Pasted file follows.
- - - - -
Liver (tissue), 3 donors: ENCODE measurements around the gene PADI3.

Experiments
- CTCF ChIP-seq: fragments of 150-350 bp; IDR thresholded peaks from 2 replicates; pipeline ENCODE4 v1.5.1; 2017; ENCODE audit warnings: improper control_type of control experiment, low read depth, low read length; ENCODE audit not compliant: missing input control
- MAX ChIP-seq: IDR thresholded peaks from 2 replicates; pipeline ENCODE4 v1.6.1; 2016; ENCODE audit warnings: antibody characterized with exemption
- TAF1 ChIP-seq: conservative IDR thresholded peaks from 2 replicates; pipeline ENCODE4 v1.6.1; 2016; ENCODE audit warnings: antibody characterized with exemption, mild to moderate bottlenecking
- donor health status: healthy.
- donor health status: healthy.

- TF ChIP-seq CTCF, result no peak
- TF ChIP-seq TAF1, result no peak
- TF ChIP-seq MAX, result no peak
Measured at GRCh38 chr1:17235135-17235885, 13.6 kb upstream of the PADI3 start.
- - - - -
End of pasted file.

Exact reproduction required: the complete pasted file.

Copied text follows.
Liver (tissue), 3 donors: ENCODE measurements around the gene PADI3.

Experiments
- CTCF ChIP-seq: fragments of 150-350 bp; IDR thresholded peaks from 2 replicates; pipeline ENCODE4 v1.5.1; 2017; ENCODE audit warnings: improper control_type of control experiment, low read depth, low read length; ENCODE audit not compliant: missing input control
- MAX ChIP-seq: IDR thresholded peaks from 2 replicates; pipeline ENCODE4 v1.6.1; 2016; ENCODE audit warnings: antibody characterized with exemption
- TAF1 ChIP-seq: conservative IDR thresholded peaks from 2 replicates; pipeline ENCODE4 v1.6.1; 2016; ENCODE audit warnings: antibody characterized with exemption, mild to moderate bottlenecking
- donor health status: healthy.
- donor health status: healthy.

- TF ChIP-seq CTCF, result no peak
- TF ChIP-seq TAF1, result no peak
- TF ChIP-seq MAX, result no peak
Measured at GRCh38 chr1:17235135-17235885, 13.6 kb upstream of the PADI3 start.